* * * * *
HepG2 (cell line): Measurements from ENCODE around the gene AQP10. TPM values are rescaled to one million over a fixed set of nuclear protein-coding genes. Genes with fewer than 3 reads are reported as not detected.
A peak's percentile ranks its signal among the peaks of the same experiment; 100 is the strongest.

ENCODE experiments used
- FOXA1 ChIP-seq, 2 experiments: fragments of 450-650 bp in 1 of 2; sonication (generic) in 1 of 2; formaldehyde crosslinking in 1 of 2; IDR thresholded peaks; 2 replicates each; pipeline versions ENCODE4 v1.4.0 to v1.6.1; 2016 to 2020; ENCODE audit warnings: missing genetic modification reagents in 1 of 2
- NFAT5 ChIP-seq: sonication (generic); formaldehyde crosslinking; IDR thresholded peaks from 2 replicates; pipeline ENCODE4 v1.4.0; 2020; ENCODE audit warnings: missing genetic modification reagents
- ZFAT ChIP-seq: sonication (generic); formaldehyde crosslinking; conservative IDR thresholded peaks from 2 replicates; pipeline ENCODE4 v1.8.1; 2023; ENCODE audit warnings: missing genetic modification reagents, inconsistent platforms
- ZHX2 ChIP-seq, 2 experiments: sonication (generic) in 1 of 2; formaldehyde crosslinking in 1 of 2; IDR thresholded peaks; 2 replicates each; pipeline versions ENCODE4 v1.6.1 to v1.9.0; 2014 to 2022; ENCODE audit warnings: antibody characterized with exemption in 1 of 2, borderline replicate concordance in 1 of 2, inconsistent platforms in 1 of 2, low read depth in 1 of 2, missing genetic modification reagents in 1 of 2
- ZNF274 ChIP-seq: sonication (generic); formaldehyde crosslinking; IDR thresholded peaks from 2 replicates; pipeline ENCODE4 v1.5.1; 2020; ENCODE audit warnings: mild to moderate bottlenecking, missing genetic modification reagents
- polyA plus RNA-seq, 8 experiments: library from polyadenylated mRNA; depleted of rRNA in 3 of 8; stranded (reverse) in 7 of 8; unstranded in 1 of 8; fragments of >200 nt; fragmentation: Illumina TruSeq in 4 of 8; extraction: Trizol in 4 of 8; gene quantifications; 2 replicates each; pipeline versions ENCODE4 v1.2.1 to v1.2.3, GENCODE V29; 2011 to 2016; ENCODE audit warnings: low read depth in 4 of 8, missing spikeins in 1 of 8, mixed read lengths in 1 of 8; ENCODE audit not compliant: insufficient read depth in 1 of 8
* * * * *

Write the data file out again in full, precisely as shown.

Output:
HepG2 (cell line): Measurements from ENCODE around the gene AQP10. TPM values are rescaled to one million over a fixed set of nuclear protein-coding genes. Genes with fewer than 3 reads are reported as not detected.
A peak's percentile ranks its signal among the peaks of the same experiment; 100 is the strongest.

ENCODE experiments used
- FOXA1 ChIP-seq, 2 experiments: fragments of 450-650 bp in 1 of 2; sonication (generic) in 1 of 2; formaldehyde crosslinking in 1 of 2; IDR thresholded peaks; 2 replicates each; pipeline versions ENCODE4 v1.4.0 to v1.6.1; 2016 to 2020; ENCODE audit warnings: missing genetic modification reagents in 1 of 2
- NFAT5 ChIP-seq: sonication (generic); formaldehyde crosslinking; IDR thresholded peaks from 2 replicates; pipeline ENCODE4 v1.4.0; 2020; ENCODE audit warnings: missing genetic modification reagents
- ZFAT ChIP-seq: sonication (generic); formaldehyde crosslinking; conservative IDR thresholded peaks from 2 replicates; pipeline ENCODE4 v1.8.1; 2023; ENCODE audit warnings: missing genetic modification reagents, inconsistent platforms
- ZHX2 ChIP-seq, 2 experiments: sonication (generic) in 1 of 2; formaldehyde crosslinking in 1 of 2; IDR thresholded peaks; 2 replicates each; pipeline versions ENCODE4 v1.6.1 to v1.9.0; 2014 to 2022; ENCODE audit warnings: antibody characterized with exemption in 1 of 2, borderline replicate concordance in 1 of 2, inconsistent platforms in 1 of 2, low read depth in 1 of 2, missing genetic modification reagents in 1 of 2
- ZNF274 ChIP-seq: sonication (generic); formaldehyde crosslinking; IDR thresholded peaks from 2 replicates; pipeline ENCODE4 v1.5.1; 2020; ENCODE audit warnings: mild to moderate bottlenecking, missing genetic modification reagents
- polyA plus RNA-seq, 8 experiments: library from polyadenylated mRNA; depleted of rRNA in 3 of 8; stranded (reverse) in 7 of 8; unstranded in 1 of 8; fragments of >200 nt; fragmentation: Illumina TruSeq in 4 of 8; extraction: Trizol in 4 of 8; gene quantifications; 2 replicates each; pipeline versions ENCODE4 v1.2.1 to v1.2.3, GENCODE V29; 2011 to 2016; ENCODE audit warnings: low read depth in 4 of 8, missing spikeins in 1 of 8, mixed read lengths in 1 of 8; ENCODE audit not compliant: insufficient read depth in 1 of 8